Day 1, Day 2
Permit - A permit is required for all overnight stays in Emigrant Wilderness. Permits can be obtained in person at the Summit Ranger Station at 1 Pinecrest Road in Pinecrest off Highway 108. There are currently no trailhead quotas or fees for the permit.
Mileage/Terrain - Day 1 was Kennedy Meadows Trailhead to Relief Reservoir, approximately 4.25 miles (your mileage will vary based on site selection). There is a net elevation gain of approximately 1,100'. Terrain varies from nice tree cover to exposed dusty sections. The trail has some steep sections with steps. Day 2 was a 5.75 mile day hike to Grouse Creek and Summit Creek. See map/profiles below.
Camps/Water - There is a bathroom and trash cans at Kennedy Meadows Trailhead, no water. The first part of the hike takes you past the Kennedy Meadows Pack Station (has store and restaurant). You an likely get water from the river (depending how high it is running) or one of the campsites/cabins.
Hazards - Black Bears, creek crossings, snow, mice/squirrels, and mosquitoes. Nearest Ranger # 209-965-3434 (always check with ranger ahead of time for current water/trail conditions - this season it is simply a must because of the long wet winter and massive spring runoff).
Tyler and I woke
up and had a good breakfast and then packed up our ten essentials (and
lunch) to head out for a day hike further south along the trail. Here
is the map and profile of the trip in and the day hike
the next day. It was already warming up fast with it forecast to be close
to 90 degrees again today. The trail continues to head up with some great
views (at the expense of no real cover). We were able to find a couple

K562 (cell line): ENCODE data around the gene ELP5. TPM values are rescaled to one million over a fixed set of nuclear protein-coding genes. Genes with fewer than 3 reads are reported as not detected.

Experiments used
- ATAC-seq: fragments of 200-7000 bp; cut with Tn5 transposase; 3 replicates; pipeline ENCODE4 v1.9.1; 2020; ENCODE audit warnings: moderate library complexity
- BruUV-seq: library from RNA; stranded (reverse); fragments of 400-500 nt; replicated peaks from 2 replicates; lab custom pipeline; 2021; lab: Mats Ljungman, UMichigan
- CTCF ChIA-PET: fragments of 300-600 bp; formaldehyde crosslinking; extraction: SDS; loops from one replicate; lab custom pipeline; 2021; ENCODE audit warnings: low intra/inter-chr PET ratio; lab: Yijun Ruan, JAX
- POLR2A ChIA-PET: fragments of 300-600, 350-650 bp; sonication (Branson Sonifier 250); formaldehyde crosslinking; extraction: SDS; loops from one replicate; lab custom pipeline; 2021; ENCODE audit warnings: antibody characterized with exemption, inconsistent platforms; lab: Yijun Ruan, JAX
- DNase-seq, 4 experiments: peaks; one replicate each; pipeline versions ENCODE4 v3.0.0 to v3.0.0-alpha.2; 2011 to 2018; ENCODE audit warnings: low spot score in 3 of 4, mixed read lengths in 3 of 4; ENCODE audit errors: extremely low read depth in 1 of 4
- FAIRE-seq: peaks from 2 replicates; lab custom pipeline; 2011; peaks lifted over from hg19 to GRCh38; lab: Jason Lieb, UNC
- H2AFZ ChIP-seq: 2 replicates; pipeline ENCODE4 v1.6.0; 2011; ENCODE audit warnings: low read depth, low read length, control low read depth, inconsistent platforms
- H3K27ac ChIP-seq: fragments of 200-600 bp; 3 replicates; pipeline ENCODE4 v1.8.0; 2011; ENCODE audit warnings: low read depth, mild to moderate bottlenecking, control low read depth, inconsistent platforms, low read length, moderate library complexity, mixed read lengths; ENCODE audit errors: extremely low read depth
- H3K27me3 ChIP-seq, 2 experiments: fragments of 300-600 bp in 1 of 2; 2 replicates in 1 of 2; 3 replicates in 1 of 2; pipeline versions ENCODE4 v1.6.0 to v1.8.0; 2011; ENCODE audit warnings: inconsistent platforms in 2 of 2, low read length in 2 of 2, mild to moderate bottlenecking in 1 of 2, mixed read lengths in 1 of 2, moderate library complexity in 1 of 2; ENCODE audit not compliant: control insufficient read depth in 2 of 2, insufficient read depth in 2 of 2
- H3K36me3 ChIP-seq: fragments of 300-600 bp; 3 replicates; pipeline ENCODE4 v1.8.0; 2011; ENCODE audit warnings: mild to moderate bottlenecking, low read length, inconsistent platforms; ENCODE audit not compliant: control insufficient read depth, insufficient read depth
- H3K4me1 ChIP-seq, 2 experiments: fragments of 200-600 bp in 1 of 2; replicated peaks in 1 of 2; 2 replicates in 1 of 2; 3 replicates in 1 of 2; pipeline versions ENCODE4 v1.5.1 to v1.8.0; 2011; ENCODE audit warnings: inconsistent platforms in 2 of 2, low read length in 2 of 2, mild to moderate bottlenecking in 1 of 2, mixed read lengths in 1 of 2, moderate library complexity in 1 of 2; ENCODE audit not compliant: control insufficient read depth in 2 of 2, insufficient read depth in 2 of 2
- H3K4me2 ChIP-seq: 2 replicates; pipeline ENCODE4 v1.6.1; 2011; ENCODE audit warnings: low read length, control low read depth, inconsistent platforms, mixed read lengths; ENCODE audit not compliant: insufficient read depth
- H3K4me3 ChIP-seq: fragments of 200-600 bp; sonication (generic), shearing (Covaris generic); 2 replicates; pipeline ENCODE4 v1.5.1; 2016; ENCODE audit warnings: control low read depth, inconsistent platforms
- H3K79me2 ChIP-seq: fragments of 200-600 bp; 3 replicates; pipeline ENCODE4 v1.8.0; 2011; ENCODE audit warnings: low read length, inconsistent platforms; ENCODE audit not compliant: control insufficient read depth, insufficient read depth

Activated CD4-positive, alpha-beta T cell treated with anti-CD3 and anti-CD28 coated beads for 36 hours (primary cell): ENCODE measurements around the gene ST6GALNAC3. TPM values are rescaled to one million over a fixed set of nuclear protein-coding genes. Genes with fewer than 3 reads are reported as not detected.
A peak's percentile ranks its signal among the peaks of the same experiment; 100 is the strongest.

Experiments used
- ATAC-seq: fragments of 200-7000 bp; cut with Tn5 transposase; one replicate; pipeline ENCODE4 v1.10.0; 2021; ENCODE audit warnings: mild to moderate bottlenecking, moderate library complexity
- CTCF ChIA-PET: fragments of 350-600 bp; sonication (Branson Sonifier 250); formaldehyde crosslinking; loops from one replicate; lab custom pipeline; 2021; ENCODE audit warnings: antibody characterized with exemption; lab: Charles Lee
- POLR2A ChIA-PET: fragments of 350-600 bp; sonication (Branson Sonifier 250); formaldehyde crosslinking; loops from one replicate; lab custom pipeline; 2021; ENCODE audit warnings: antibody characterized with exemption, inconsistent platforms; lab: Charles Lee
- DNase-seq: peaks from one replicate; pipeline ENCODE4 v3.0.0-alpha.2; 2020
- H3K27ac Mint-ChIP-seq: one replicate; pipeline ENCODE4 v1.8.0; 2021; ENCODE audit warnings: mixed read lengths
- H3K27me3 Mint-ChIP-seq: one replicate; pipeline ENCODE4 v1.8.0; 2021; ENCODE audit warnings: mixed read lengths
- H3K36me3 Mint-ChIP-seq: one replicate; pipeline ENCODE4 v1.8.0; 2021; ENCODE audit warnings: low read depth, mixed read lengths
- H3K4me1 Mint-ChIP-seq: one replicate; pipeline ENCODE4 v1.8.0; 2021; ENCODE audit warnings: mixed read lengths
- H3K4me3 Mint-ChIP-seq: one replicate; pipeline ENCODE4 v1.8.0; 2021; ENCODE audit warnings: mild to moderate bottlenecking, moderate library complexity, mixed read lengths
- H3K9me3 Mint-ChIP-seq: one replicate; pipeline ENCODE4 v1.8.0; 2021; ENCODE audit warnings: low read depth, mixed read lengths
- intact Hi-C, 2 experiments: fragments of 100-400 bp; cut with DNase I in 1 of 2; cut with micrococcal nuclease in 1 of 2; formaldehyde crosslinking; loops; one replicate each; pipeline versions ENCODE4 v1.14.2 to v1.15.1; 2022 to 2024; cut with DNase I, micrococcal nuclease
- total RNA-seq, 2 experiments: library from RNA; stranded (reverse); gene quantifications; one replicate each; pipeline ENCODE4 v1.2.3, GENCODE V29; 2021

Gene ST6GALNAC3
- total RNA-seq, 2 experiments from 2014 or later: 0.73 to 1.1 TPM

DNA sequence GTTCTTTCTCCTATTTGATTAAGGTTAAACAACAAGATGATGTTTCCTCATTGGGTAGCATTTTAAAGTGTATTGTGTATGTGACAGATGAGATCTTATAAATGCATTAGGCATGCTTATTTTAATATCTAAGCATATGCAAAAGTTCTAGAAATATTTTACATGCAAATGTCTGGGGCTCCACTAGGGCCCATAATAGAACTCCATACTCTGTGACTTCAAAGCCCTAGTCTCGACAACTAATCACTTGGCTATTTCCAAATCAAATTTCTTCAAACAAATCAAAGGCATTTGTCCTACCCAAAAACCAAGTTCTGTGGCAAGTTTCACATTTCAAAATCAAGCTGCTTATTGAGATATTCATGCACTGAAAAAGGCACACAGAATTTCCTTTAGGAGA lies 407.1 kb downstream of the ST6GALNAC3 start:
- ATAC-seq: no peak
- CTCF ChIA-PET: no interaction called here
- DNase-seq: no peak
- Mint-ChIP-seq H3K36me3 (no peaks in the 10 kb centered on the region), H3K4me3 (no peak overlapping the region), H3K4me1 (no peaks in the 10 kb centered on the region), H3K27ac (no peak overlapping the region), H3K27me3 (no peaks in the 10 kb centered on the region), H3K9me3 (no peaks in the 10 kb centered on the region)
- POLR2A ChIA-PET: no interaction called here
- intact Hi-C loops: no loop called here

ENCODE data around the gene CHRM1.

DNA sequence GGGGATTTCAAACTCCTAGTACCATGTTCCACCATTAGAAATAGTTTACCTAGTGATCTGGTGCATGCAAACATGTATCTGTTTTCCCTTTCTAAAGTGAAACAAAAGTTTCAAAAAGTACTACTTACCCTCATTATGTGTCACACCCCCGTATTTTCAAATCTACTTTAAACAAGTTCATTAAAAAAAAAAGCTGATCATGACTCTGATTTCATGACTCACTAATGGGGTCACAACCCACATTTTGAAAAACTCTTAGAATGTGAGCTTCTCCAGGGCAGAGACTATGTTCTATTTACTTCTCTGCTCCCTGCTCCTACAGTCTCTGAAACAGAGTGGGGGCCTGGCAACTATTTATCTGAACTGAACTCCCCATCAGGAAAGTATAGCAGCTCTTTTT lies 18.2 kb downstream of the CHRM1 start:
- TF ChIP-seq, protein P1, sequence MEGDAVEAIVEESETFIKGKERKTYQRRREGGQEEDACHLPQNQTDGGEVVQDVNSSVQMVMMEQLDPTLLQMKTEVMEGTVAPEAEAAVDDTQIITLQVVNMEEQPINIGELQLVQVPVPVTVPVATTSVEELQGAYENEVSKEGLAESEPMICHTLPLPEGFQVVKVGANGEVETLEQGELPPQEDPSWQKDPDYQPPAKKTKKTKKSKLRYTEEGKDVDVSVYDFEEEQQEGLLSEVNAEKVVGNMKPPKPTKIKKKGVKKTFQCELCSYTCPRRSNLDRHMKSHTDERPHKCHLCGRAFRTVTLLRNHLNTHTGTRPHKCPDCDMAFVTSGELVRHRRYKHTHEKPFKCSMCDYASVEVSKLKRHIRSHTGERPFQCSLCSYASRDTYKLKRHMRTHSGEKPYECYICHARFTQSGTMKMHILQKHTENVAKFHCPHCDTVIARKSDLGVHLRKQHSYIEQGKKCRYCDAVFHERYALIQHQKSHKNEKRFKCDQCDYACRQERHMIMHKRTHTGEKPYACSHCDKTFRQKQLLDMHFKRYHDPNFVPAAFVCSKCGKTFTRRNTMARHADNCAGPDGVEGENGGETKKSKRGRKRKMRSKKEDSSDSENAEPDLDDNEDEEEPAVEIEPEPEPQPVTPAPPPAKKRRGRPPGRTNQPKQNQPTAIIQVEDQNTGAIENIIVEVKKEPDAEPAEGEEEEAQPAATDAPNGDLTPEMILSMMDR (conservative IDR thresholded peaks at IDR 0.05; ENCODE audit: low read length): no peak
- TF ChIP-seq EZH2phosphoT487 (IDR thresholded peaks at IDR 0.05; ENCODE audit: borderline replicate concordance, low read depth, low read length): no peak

patches of snow right along the trail. Here is Tyler with his snow smile
You eventually reach the high
point on the trail and then head down now. The trail remains open with
great views. You are headed down now to a good river crossing (good meaning
you will have to get your feet wet).
I forgot to take a picture
showing the extent of this creek crossing. I honestly was more concerned
with safely crossing the creek and forgot. The creek is wide through here
but still fast moving. Luckily the highest spots were still below your
knee. We took our time and put on sandals and slowly crossed Grouse Creek.
The water was seriously freezing. It only hurt for a little while though
as it quickly numbed your feet. I would say there were 4 sections like
the one you see below that had to be crossed in succession.
This shot shows the next junction
with Upper Relief Valley. We stayed right and went toward Lower Relief
Valley. We were curious what the next creek crossing might be like (Relief
Creek after it combines with Summit Creek) so we continued on.
It was a little hard to take
a picture that showed you the amount of water in this creek. The section
in front of Tyler is moving, but it is backed up some as the white water
through the trees is the main part of the creek and not letting much of
this water in. We heard this creek ripping through here much sooner than
we could see it. We didn't try to wander further upstream to see if there
is any way to continue on the trail that is on the other side of the white
We only saw one other group
on the trail that day and they were headed out to the point past Grouse
Creek. This section has some nice tree cover and likely has some nice
camping spots. None of that area would have as nice a view as our site
did, but the water access looked good. Here is Tyler on the way back to
our site, pretty close now.
We still had time to head down
the to the water. I thought about going in, briefly, but the clouds were
picking up again so I decided against it.
I did have some time to grab some cool shots on the way back up to camp.
I like this one with the piled rocks in the foreground.
Here is the creek we usually
filtered our water from. No trick photography here, it was really flowing
that fast. I actually took this on the way out.
The view to the west from camp.
The wildflowers are not out
here in force yet, but I am sure they will be soon enough.